Home » Research Shows Fossil Fuel Phase-Out Can Increase Political Popularity

Research Shows Fossil Fuel Phase-Out Can Increase Political Popularity

UCL Study Highlights Electoral Benefits of Fair Climate Policy Implementation

by Adenike Adeodun

A groundbreaking study by University College London researchers has discovered that phasing out fossil fuels doesn’t have to cost political parties their popularity, even in regions dependent on coal mining. Published in the American Political Science Review, the study examines the Spanish Socialist Party (PSOE) government’s approach to closing coal mines prior to Spain’s 2019 national election.

Under the “Just Transition Agreement,” the PSOE government negotiated the closure of 28 coal mines in Asturias, Teruel, and León by the end of 2019. Crucially, the plan included a €250 million support package for workers and investment in affected municipalities over eight years (2019–2027).

According to a report by Mining.com, the researchers employed statistical methods to compare PSOE’s vote share changes in municipalities affected by the agreement with those in similar, non-coal regions. Surprisingly, they found a higher increase in PSOE’s vote share in the coal mining municipalities, suggesting the agreement positively influenced votes in those communities. Interviews and further statistical tests indicated that union support for the agreement significantly contributed to this electoral boost.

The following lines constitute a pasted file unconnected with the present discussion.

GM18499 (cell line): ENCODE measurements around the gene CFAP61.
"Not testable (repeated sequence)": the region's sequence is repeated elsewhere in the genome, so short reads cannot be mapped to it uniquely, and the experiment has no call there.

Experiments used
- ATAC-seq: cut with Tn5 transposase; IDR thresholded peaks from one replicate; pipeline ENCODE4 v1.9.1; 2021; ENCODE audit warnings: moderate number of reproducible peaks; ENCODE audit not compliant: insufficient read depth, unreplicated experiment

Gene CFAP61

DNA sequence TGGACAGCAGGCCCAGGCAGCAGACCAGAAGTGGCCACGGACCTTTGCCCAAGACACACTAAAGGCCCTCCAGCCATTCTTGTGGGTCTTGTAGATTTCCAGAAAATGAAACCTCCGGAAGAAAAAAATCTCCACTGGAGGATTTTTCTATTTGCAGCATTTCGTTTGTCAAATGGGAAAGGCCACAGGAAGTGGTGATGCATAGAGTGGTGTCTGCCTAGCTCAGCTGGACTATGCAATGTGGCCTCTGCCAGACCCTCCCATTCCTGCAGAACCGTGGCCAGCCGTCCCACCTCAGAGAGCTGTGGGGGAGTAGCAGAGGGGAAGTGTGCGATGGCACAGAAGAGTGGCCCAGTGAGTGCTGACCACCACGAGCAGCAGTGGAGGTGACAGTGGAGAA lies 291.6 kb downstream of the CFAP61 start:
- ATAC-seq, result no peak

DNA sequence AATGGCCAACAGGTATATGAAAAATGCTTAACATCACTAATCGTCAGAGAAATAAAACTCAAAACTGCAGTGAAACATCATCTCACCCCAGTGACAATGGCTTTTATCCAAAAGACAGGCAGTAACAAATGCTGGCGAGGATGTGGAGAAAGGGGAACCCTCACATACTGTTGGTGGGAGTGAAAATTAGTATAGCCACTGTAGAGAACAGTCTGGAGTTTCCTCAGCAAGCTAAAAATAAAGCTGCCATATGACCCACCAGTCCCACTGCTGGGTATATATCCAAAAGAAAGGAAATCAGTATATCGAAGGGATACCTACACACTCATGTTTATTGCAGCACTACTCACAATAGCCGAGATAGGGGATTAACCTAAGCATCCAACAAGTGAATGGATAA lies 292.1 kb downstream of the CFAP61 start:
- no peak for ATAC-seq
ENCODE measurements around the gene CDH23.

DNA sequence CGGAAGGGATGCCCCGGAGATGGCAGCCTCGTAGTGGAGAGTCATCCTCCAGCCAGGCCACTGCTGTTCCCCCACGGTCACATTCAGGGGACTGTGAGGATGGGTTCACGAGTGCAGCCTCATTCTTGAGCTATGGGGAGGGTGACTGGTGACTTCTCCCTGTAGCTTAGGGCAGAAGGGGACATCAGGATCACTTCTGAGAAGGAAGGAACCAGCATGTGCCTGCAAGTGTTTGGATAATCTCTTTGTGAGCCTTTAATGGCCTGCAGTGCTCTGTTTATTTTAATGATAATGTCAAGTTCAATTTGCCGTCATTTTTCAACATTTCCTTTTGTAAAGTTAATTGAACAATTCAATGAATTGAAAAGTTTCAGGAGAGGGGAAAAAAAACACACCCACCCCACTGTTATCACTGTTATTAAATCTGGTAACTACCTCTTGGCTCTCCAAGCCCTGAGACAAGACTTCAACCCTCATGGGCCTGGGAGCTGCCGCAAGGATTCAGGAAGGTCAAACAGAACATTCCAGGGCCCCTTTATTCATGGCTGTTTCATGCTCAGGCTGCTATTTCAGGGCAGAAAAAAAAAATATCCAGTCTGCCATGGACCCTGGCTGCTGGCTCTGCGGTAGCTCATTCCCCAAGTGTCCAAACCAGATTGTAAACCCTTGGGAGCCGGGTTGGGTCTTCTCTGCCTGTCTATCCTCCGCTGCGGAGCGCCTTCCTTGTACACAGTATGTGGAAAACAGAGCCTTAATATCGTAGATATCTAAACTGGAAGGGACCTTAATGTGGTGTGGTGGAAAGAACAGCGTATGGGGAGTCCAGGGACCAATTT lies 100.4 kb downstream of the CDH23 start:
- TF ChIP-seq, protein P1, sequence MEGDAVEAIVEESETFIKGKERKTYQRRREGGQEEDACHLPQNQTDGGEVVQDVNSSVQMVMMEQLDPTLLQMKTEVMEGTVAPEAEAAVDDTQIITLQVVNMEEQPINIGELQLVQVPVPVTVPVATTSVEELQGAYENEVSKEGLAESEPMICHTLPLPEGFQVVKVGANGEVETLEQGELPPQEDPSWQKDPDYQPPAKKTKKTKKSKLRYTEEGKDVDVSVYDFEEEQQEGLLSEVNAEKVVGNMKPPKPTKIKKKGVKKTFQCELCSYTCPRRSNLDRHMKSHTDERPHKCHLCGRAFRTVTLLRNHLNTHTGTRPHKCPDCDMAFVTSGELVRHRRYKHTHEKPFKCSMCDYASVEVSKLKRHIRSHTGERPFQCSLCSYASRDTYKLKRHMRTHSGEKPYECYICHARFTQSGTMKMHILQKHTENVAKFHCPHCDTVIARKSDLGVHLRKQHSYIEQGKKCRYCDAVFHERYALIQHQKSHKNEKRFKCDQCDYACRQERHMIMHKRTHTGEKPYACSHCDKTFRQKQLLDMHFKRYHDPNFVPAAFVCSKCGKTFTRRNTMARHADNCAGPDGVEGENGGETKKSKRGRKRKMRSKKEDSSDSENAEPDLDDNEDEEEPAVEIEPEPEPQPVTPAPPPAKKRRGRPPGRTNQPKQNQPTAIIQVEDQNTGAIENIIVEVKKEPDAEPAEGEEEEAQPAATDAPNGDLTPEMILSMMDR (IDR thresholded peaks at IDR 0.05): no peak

Fergus Green, the paper’s lead author, emphasized the study’s significance for crafting climate policy. “Our findings can guide policymakers concerned about the political risks of climate policies affecting specific industries and communities,” he stated in a media release. According to Green, this research underlines the importance of a comprehensive policy approach to the net-zero transition, addressing not just greenhouse gas emissions but also broader industrial, regional, social, and labour market policies.

The study also highlighted the importance of the process. In Spain, constructive dialogue between the government, unions, and businesses led to a mutually agreeable solution. Unions played a key role in mediating the agreement and rallying support for PSOE in the coal-mining communities.

However, the researchers acknowledged that the small size and weak economic outlook of the Spanish coal industry facilitated the negotiation. They noted that in more profitable fossil fuel contexts, reaching such agreements could be politically more challenging. The authors argue that policies reducing fossil fuel demand are essential to creating economic conditions favourable for phasing out supply.

This research illustrates that managing the complex politics of climate change involves engaging stakeholders in decision-making and offering credible alternatives to fossil fuel livelihoods.

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